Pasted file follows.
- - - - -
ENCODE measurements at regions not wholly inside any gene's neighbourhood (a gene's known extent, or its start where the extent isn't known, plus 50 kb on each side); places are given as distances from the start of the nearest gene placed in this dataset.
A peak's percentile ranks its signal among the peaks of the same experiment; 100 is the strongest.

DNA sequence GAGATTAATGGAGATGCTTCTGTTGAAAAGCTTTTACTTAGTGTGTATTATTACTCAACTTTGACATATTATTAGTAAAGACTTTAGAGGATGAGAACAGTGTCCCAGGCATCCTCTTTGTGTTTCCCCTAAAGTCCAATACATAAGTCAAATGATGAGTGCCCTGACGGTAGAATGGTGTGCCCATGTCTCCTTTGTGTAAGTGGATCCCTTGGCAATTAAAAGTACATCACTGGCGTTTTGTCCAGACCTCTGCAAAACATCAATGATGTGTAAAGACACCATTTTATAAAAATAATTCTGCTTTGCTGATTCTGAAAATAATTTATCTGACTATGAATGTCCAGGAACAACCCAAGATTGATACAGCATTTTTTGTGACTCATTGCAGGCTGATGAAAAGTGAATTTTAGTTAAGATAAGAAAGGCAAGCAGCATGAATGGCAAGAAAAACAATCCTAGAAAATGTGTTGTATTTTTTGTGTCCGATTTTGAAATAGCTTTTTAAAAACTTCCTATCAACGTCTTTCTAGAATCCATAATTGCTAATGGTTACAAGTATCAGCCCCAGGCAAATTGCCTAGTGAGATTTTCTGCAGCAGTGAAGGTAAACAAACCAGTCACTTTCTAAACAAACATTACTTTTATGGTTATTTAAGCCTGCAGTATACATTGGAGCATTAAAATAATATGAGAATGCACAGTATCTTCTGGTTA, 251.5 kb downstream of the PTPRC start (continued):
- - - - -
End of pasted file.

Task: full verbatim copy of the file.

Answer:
ENCODE measurements at regions not wholly inside any gene's neighbourhood (a gene's known extent, or its start where the extent isn't known, plus 50 kb on each side); places are given as distances from the start of the nearest gene placed in this dataset.
A peak's percentile ranks its signal among the peaks of the same experiment; 100 is the strongest.

DNA sequence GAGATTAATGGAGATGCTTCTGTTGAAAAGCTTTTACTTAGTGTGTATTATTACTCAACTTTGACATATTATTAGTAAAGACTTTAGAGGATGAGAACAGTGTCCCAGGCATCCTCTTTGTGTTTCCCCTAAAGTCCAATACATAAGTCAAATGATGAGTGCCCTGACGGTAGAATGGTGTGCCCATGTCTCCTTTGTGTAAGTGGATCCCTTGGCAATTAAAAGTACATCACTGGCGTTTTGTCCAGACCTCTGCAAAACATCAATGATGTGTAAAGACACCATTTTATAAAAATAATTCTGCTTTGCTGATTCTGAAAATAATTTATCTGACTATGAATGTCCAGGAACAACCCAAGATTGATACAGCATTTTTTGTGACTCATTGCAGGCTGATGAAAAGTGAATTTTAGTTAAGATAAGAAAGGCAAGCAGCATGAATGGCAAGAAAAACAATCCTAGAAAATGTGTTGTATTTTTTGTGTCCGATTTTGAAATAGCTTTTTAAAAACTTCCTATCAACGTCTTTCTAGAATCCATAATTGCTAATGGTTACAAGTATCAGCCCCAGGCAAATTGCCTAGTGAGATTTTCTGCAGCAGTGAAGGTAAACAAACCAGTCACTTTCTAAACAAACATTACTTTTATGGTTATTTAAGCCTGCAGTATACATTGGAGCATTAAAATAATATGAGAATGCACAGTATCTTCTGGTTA, 251.5 kb downstream of the PTPRC start (continued):